My most favorite thing to do is take a traditional dish and rework the ingredients. Giving the dish a twist if you will. That is usually an easy task for me when it comes to anything that is sautéed, poached or roasted. Baking? Now that is whole different ball game. I am very honest about my feelings when it comes to baking desserts. I have five or six stellar desserts that I can rock like a star at any catering function. Do I like making them? Meh. Frankly I would rather be caramelizing an onion or creating a soup. So with Thanksgiving upon us I share with you a fantastic pie recipe that comes with a twist.
My discovery came just last week when faced with doing a dessert for a dinner party where I had various winter squash throughout the menu. Hilltop Hanover Farm has many beautiful winter squash including Blue Hubbard. Seeing them when I picked up my share last week gave me the inspiration.
Blue Hubbards look daunting at first blush. They are a great deal larger than most winter squash so your inclination would be to pass it by. I encourage you to give it a try. The outside is a pale blue color, hence the name, and the flesh inside is vibrant orange. They have a slightly starchy texture with a flavor reminiscent of sweet potato. Blue Hubbards have an affinity to sweet: maple syrup, brown sugar, and savory: onion and sage. Perfect for pie, soup and even a pasta sauce.
One of my favorite search engines for recipes is the NY Times cooking site. There is a treasure trove of recipes on it, easily searched from your desk top or the app. It was there that I found a perfect recipe for my Blue Hubbard. Before we get to the recipe let’s talk about what you need to do with the squash.
This squash will be difficult to cut with just a basic kitchen knife. The outer skin is quite hard making it perfect for storing throughout the winter months. My suggestion would be to place it in a clean bag and drop it with great force on the ground outside. It will easily break into two or three pieces. From there you will be able to break it down further.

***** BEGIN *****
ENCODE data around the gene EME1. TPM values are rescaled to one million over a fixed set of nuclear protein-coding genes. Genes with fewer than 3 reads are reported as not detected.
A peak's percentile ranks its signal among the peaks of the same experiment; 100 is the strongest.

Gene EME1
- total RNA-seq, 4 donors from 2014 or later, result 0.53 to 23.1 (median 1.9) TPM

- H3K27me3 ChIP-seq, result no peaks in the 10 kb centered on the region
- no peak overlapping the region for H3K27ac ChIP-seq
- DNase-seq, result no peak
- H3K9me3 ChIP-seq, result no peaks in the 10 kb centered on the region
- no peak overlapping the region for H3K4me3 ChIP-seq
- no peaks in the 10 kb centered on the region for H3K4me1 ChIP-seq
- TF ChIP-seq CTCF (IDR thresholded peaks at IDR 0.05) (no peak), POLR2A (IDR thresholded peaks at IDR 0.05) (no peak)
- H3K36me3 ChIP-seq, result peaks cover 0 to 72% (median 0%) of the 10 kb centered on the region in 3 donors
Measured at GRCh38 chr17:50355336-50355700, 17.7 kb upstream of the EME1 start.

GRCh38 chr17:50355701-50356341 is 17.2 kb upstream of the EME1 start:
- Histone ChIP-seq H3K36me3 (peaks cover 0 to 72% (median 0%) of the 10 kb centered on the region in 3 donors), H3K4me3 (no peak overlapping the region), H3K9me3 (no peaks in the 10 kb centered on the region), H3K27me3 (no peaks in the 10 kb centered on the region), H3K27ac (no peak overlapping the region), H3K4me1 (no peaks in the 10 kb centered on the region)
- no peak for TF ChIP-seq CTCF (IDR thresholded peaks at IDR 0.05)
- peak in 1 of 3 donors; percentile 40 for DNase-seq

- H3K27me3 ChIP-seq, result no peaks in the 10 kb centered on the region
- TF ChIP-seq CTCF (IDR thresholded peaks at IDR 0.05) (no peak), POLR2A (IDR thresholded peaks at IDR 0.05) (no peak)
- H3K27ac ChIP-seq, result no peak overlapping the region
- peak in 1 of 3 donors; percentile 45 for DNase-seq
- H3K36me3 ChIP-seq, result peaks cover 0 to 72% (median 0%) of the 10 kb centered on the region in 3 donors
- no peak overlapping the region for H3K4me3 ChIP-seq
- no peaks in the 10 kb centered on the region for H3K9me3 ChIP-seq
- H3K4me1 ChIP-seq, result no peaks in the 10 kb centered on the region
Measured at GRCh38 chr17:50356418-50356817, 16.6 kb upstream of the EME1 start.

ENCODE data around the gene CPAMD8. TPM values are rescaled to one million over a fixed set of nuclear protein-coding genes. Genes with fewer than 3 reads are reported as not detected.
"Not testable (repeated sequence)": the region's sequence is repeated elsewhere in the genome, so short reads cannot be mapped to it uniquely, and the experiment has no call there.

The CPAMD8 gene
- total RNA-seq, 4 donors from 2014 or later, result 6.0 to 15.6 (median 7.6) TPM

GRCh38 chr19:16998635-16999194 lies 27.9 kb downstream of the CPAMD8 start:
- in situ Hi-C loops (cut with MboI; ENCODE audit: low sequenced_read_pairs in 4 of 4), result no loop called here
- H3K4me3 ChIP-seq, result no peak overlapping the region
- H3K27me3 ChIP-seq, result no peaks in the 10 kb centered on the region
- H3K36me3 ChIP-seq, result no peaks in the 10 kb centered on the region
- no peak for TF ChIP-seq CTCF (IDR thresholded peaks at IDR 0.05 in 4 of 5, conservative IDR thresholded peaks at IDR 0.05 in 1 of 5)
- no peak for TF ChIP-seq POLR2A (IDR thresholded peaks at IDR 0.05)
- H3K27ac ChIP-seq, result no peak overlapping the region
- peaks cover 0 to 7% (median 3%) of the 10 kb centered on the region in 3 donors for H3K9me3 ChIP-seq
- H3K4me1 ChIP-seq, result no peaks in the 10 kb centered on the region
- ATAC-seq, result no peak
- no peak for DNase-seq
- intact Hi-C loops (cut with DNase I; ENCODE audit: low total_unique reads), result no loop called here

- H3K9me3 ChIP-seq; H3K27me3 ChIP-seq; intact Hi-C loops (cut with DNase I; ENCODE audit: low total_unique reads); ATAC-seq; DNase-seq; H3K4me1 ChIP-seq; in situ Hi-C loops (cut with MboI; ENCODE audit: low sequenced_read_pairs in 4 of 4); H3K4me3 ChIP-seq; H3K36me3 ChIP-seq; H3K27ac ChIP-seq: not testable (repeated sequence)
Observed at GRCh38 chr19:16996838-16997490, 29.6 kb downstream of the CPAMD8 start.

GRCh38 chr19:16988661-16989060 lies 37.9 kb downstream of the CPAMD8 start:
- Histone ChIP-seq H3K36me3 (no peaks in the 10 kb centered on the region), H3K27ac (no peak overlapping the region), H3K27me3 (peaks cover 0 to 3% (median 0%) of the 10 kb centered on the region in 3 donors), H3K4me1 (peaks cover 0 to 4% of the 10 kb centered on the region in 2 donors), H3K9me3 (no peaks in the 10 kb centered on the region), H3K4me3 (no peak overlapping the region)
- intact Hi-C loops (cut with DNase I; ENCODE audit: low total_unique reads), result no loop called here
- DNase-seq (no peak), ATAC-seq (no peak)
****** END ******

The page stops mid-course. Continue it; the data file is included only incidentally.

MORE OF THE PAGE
Scoop out the seeds and place on a rimmed baking sheet. Bake in a pre-heated 400 degree oven until very soft, somewhere between 45 minutes and an hour.
Let the squash cool down enough to handle and scrape the flesh from the skin. It will easily separate with just a little help from your spoon.
Puree the flesh to a very smooth consistency. From this point your have two options: you can either scoop it into containers or drain. Since you’ve committed yourself to the effort go ahead and drain the puree. Line a colander with a paper towel and scoop in the smooth squash. Shift it around with a rubber spatula to release the liquid. You only need to let it go for about 20-30 minutes. Now you are ready to use your puree! My rule of thumb for almost any winter squash puree is one cup of processed from each pound of squash. So if you have a 10 pound Blue Hubbard you will have a load of squash to put away for another time!
This is probably a good time to mention that an excellent weekend task is to bake and breakdown your winter squash. It makes life so much easier when you want to make a soup, salad or pie! I like using pint and quart containers. Label them and off they go to the freezer.
Enjoy this recipe and have the happiest of holidays this coming weekend.
Blue Hubbard Squash Pie
Recipe by Molly O’Neill, NY Times Cooking
Makes 1 pie
1 ½ cups Blue Hubbard baked squash puree (see note)
4 eggs, lightly beaten
¾ cup pure maple syrup
½ cup half-and-half
½ teaspoon salt
1 teaspoon ground cinnamon
½ teaspoon ground nutmeg
1 9-inch pie shell
Preheat oven to 400 degrees.
1. To make the filling, blend all ingredients together until smooth.
2. Scrape into the pie shell and bake for 10 minutes.
3. Reduce the heat to 325 degrees and continue baking until the filling is set, about 50 minutes.
4. Remove from oven and cool completely to help it set up. Placing in the ‘fridge for a bit is most ideal and helps slicing.
5. Top with whipped cream sweetened with maple syrup or a touch of cinnamon.
Cook’s note slightly adapted: To make the puree, break the squash in to manageable chunks by placing it in a clean bag and dropping it on your porch. Scrape out the seeds. Roast at 400 degrees for about 1 hour on a foil lined baking sheet. Scoop the flesh from the skin and puree in a food processor. There will be some liquid. That won’t be a problem if you making soup, but for the pie you will want to drain it a little. Line a colander with a paper towel and set over a bowl. Let it sit for about 30 minutes, moving it around with a small spatula occasionally. Whatever you don’t use for the recipe label and store in pint size containers, in the freezer.